A group meeting nearby where I live has decided that “to pluto” or in past tense “plutoed,” meaning to be devalued in character or substance, is the Word of the Year in 2006.Â Now that’s interesting.Â I would call this a case of elevating a Notword (Notverb?)Â to legitimacy.Â Hmmm….
Sky’s the limit for the American Dialect Society evidently.
Okay, okay, wars tend to change everything, but do they have to botch English usage as well?
I was hoping to leave behind the topic of the “size matters” Wall Street Journal, but an article in today’s Los Angeles Times brought the subject up again.Â What’s that about bad pennies?
I guess some would call “Pidgin” English “Pigeon” English, just as some would call Welsh “Rarebit” Welsh “Rabbit,” but that’s okay.
My experience with Pidgin English dates to the 1970s and several months I spent in Hawaii editing a publication on the fly.Â Here’s what happened to our happy little band of writers and editors by the time we headed home.Â We got used to saying, “Did you eat?” at lunchtime to try to hook up with someone for a bite to eat.Â By the time we left, the sentence had become a single Pidgin word, “Jeet?”
That may actually be beyond Pidgin English, which nonetheless contains many Notwords within its lexicon.Â Still, I never said Notwords couldn’t have charm.
The French resist every onslaught of a foreign word (sacre bleu! especially an American word or phrase) into their language through the French Academy, official arbiter of all French languageÂ usage.Â However, they usually don’t succeed; the words creep in anyway: “Je voudrais une hamburger.”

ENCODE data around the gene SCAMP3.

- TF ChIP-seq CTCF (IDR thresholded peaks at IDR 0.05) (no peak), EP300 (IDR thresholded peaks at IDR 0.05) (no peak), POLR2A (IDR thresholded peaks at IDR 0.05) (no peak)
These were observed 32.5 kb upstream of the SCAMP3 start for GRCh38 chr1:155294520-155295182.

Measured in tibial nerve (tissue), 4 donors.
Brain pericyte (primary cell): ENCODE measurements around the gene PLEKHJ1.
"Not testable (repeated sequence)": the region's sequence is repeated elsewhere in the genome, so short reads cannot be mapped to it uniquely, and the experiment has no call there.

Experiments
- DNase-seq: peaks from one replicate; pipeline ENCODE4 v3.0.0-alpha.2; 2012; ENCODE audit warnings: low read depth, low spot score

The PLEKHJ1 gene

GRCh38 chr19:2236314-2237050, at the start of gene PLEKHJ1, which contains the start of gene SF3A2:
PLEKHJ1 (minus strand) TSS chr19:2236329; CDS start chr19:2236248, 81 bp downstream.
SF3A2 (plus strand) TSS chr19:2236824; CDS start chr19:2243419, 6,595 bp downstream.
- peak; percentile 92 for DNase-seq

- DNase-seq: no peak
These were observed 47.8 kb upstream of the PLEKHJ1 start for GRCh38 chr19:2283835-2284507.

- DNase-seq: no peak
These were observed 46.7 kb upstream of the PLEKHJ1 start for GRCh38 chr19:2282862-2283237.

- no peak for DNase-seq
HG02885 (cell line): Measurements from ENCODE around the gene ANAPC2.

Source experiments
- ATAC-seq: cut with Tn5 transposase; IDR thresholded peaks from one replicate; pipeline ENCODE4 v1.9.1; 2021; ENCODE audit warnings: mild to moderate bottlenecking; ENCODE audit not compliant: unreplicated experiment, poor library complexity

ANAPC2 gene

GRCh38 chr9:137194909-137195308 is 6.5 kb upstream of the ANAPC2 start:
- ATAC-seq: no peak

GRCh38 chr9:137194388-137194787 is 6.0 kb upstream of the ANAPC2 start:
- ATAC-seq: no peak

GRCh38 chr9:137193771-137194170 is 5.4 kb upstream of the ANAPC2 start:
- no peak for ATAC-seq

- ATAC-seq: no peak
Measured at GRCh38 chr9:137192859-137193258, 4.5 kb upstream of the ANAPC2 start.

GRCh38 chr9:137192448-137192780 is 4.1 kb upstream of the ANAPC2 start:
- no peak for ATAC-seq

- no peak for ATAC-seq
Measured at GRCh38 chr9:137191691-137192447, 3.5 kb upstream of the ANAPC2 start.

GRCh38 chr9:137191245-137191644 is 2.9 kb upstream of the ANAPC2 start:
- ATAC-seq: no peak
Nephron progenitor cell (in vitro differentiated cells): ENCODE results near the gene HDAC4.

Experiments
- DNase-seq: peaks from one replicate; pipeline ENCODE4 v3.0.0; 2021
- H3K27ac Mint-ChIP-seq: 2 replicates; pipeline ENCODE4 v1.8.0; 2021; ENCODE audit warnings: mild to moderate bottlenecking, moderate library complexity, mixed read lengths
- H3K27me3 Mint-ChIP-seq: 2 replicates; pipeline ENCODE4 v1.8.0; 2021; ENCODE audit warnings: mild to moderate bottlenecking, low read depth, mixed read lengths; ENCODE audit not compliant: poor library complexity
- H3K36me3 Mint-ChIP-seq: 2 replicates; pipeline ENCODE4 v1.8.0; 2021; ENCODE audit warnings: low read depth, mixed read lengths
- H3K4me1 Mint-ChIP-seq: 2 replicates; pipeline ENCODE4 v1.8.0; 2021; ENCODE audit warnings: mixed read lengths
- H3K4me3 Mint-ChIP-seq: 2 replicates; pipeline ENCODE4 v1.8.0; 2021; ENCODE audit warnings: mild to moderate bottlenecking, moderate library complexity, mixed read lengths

I’m with the French but on the right side of the Atlantic, so let’s stop abuse and misuse of English!
Oops, guess I blew it with my Wall Street Journal woe story.Â As it turns out, even as the size of the paper has shrunk, the content has been expanded in accordance with a couple of years of planning.Â Welcome to “Journal 3.0” (one step ahead of Web 2.0, I guess), editors and others announced in the paper as I finally got a chance to read it late last night.
The venerable Wall Street Journal, which has struck to the traditional broadsheet long past most other newspapers in the country, today appeared on my doorstep a bit midgetized.Â Instead of six columns, the front page sported just five with a narrower width to match.Â What’s going on?Â I didn’t see any announcement of the rationale.
Way back when this blog was a static Web site, a student from the University of Pennsylvania (as memory serves me) wrote me an e-mail with a question that she had to answer for an English final.Â That question involved this sentence, “We are going ice skating,” and asked the grammatical function of “ice skating” in that particular construct.
I was taken back a bit today when I visited my favorite newsrack to pick up a copy of the Orange County Register.
A top banner announced, “Saddam Hanged.”Â But just inches below it, and in a font size not much smaller, another header read, “Tribute fits the man.”
Check over on the right in the sidebar and you’ll find a Word of the Day feature.Â Click on the word for further details. Enjoy!